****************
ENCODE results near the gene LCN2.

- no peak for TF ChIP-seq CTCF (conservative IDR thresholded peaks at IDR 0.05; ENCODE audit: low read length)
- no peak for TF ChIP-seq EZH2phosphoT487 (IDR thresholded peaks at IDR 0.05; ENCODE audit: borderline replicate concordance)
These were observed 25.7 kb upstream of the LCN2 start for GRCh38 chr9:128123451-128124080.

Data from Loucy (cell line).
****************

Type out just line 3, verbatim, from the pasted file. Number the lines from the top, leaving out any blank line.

- no peak for TF ChIP-seq EZH2phosphoT487 (IDR thresholded peaks at IDR 0.05; ENCODE audit: borderline replicate concordance)